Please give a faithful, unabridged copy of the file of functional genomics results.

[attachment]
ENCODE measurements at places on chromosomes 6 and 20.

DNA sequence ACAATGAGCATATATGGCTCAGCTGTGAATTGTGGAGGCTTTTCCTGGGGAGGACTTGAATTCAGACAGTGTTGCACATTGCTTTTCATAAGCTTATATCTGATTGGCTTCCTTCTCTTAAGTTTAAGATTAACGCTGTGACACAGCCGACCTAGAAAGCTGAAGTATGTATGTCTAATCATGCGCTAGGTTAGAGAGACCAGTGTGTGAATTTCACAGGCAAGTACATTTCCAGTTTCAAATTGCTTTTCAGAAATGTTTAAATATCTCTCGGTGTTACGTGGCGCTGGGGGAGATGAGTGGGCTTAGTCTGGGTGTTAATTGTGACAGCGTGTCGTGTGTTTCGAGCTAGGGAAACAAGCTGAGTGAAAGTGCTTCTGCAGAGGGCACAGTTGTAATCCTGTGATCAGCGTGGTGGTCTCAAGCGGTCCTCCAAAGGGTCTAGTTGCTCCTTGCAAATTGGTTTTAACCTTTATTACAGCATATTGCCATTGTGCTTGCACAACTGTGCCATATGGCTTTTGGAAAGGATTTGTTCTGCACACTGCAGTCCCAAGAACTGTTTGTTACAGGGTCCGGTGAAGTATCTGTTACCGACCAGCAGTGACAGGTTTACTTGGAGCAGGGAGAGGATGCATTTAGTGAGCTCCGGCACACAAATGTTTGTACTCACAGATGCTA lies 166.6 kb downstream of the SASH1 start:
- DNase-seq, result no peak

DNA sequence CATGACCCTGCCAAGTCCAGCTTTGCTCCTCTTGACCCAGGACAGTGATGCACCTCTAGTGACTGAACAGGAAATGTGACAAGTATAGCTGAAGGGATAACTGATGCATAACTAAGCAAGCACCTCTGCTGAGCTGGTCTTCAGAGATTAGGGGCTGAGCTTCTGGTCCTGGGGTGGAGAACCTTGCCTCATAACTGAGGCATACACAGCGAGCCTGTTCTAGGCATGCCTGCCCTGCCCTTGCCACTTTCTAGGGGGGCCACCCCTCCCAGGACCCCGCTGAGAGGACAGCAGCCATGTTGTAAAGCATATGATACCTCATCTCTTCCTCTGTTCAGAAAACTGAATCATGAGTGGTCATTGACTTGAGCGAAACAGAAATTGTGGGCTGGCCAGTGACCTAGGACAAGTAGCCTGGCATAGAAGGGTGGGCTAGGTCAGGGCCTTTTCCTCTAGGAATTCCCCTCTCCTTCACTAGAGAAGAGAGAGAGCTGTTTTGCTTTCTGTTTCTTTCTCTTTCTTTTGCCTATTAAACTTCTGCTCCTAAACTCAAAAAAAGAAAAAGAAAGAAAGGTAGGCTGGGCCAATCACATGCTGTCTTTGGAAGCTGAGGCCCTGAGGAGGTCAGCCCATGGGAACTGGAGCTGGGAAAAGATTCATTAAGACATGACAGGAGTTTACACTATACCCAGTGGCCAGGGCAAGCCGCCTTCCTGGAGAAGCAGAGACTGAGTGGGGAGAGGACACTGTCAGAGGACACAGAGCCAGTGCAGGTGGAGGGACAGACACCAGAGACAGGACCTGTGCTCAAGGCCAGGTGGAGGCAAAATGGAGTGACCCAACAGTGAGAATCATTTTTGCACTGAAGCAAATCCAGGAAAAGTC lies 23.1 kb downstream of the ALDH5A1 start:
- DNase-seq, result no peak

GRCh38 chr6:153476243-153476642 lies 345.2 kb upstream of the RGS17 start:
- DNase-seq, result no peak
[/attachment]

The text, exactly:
ENCODE measurements at places on chromosomes 6 and 20.

DNA sequence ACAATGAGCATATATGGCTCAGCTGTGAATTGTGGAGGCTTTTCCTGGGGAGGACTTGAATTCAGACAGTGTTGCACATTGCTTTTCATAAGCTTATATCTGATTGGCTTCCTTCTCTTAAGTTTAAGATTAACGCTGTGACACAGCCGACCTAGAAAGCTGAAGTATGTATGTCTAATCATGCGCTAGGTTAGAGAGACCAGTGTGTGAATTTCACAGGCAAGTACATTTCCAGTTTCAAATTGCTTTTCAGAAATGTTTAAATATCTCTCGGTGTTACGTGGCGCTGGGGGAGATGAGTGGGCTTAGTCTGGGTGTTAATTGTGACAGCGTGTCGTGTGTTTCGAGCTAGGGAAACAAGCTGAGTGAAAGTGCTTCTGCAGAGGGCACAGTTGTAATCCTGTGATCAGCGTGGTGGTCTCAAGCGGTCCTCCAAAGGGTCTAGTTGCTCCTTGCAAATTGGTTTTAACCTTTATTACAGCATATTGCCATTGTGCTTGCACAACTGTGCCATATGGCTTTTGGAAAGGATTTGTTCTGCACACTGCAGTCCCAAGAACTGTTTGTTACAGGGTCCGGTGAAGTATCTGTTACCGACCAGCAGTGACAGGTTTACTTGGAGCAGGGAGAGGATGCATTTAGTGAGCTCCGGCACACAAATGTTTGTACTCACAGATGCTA lies 166.6 kb downstream of the SASH1 start:
- DNase-seq, result no peak

DNA sequence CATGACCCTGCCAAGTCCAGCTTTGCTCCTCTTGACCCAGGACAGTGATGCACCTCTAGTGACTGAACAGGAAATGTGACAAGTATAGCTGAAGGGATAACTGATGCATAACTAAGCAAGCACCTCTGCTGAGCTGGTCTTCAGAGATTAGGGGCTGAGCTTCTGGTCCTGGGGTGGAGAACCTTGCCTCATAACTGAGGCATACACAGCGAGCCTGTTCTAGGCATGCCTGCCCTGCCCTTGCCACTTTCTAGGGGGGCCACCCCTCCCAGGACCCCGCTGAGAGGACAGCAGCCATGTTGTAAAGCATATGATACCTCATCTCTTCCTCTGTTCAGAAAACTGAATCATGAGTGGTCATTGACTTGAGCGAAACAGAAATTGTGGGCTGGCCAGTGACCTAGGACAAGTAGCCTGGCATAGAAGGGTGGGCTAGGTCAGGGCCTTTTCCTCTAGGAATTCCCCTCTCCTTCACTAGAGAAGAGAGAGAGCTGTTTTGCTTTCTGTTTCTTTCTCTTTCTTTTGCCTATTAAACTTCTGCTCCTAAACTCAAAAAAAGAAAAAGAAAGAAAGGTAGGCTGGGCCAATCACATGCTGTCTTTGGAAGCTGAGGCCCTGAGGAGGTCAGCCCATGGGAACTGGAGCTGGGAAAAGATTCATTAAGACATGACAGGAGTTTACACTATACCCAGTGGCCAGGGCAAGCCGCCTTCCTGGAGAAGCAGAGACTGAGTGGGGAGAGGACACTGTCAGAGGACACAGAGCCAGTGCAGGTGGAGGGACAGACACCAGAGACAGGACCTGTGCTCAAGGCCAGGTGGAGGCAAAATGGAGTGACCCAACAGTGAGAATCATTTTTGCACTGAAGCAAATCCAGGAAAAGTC lies 23.1 kb downstream of the ALDH5A1 start:
- DNase-seq, result no peak

GRCh38 chr6:153476243-153476642 lies 345.2 kb upstream of the RGS17 start:
- DNase-seq, result no peak